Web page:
In the April 2008 incident, a confrontation between protesters and police escalated to the point that OPP officers aimed high-powered rifles at unarmed protesters and bystanders. During the subsequent trial of activists charged in connection with the incidents, the trial judge commented on the efforts that many of those arrested had made to prevent tensions with police and non-aboriginal counterprotesters from escalating. In contrast, the judge noted that miscommunication among the OPP, including a broken promise not to arrest protesters escorting elders from the site of the confrontation, had contributed to the situation erupting out of control.
During the trial, questions were raised about whether the OPP had followed its own policies for minimizing the use of force in responding to aboriginal protest. One officer with the Tactics and Rescue Unit acknowledged that he was not very familiar with those policies.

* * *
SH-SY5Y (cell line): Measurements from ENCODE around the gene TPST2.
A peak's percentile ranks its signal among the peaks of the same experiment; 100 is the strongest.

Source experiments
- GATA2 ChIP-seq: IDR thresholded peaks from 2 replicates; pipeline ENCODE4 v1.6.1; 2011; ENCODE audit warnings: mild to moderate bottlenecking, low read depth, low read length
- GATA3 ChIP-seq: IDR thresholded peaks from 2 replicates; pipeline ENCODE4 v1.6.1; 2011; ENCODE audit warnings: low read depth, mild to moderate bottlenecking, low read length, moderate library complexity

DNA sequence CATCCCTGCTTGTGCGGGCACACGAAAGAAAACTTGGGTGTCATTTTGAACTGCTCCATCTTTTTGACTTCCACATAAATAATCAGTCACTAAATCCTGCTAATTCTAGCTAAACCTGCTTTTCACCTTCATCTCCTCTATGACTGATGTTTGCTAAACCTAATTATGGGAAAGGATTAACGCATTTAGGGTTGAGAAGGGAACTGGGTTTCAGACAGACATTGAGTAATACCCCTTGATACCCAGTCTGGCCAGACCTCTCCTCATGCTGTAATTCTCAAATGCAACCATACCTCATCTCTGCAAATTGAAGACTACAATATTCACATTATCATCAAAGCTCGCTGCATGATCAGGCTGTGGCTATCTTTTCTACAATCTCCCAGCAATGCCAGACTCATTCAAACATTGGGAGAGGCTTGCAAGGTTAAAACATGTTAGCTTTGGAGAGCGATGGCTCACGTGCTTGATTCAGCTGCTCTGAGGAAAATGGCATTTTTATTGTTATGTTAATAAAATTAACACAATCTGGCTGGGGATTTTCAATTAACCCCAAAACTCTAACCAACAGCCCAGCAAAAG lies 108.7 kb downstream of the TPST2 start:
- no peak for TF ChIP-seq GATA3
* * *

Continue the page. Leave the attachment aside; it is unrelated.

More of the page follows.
The Ipperwash inquiry was held in response to long-standing concerns over a similar incident in 1995 when a police sniper shot an unarmed protester, Dudley George, after the OPP moved to break up the occupation of Ipperwash Provincial Park. That land has since been returned to the Stony Point First Nation in recognition of its legitimate claim to the land.
The May 2007 report of the Ipperwash inquiry provided a clear account of how the failure to reach a timely and just resolution in indigenous land disputes fuels frustration and protest. The inquiry report also stressed that a heavy-handed response to occupations and protests is inappropriate, unjust and even dangerous.
Crucially, the inquiry report recognized that the rule of law that police and government must respect and uphold is complex. The rule of law necessarily includes the right of protesters to speak out, and to be safe from harm while doing so. The rule of law also includes respect for indigenous people’s rights to lands and territories that are affirmed in treaties and the Canadian Constitution.